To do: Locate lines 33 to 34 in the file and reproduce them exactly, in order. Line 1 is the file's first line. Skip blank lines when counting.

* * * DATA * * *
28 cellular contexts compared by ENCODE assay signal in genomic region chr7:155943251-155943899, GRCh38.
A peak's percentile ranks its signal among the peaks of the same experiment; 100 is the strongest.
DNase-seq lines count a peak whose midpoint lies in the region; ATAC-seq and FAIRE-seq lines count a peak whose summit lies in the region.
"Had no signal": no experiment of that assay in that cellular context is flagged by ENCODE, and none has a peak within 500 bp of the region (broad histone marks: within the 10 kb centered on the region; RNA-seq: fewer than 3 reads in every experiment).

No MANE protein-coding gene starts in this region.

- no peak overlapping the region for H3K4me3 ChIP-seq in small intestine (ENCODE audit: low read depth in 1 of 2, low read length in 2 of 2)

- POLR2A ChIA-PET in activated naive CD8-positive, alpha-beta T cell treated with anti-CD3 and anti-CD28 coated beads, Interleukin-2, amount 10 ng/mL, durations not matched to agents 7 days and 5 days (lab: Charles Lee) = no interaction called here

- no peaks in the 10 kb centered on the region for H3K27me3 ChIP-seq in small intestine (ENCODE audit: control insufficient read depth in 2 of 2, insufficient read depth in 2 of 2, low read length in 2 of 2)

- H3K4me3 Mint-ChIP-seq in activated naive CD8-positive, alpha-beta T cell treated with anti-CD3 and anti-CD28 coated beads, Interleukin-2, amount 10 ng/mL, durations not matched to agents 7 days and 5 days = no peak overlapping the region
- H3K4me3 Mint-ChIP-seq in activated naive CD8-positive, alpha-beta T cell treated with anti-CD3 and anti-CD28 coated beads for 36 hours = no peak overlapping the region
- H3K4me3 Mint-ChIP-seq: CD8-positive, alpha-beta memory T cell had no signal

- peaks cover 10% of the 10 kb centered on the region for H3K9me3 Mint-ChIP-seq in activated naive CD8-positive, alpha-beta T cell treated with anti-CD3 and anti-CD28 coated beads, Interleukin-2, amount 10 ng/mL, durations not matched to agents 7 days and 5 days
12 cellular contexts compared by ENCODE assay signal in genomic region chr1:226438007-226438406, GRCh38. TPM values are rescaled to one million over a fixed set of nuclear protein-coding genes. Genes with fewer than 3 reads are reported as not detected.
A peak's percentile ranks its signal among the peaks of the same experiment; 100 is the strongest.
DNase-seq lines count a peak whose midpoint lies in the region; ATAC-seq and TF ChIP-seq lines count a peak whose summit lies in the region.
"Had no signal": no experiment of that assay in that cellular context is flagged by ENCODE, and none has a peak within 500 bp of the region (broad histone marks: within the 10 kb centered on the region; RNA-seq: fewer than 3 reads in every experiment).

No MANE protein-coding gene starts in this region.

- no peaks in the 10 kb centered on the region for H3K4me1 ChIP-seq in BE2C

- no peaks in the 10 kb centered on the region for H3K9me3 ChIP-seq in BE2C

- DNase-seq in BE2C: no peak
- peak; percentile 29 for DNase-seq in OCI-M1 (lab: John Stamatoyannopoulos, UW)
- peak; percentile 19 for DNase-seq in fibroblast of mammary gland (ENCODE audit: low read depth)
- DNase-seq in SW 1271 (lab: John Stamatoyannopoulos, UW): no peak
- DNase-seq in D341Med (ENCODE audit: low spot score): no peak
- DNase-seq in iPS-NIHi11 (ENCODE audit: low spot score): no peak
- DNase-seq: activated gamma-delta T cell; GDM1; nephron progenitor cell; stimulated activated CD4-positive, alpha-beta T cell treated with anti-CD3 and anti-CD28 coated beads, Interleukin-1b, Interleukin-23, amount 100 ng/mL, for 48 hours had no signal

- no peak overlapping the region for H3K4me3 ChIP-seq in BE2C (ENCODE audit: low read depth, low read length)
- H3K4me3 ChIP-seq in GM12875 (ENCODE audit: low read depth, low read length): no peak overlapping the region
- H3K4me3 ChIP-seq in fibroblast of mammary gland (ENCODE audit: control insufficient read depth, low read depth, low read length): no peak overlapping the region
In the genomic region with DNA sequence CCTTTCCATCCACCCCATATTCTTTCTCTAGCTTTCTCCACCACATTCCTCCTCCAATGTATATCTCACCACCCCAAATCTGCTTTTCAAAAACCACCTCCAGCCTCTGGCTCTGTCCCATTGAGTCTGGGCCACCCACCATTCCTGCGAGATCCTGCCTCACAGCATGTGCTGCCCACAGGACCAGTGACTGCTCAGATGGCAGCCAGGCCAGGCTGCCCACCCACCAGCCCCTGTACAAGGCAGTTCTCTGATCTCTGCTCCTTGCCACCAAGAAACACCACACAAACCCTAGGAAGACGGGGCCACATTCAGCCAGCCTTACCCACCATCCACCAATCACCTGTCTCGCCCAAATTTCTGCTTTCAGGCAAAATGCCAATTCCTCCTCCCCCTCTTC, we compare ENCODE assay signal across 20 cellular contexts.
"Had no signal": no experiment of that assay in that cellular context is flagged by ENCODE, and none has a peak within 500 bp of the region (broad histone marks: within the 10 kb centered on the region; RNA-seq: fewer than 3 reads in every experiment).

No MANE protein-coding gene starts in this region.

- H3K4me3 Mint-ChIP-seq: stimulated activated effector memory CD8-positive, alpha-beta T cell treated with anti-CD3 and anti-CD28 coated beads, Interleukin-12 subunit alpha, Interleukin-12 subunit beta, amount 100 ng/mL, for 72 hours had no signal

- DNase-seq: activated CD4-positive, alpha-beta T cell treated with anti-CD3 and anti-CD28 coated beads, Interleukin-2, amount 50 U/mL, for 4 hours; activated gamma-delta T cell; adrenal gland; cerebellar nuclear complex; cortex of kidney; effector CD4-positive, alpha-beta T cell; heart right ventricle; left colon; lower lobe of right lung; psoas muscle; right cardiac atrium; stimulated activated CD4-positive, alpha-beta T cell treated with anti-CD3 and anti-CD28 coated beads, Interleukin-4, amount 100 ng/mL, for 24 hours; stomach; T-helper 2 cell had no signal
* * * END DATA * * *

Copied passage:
- H3K4me3 Mint-ChIP-seq: stimulated activated effector memory CD8-positive, alpha-beta T cell treated with anti-CD3 and anti-CD28 coated beads, Interleukin-12 subunit alpha, Interleukin-12 subunit beta, amount 100 ng/mL, for 72 hours had no signal

- DNase-seq: activated CD4-positive, alpha-beta T cell treated with anti-CD3 and anti-CD28 coated beads, Interleukin-2, amount 50 U/mL, for 4 hours; activated gamma-delta T cell; adrenal gland; cerebellar nuclear complex; cortex of kidney; effector CD4-positive, alpha-beta T cell; heart right ventricle; left colon; lower lobe of right lung; psoas muscle; right cardiac atrium; stimulated activated CD4-positive, alpha-beta T cell treated with anti-CD3 and anti-CD28 coated beads, Interleukin-4, amount 100 ng/mL, for 24 hours; stomach; T-helper 2 cell had no signal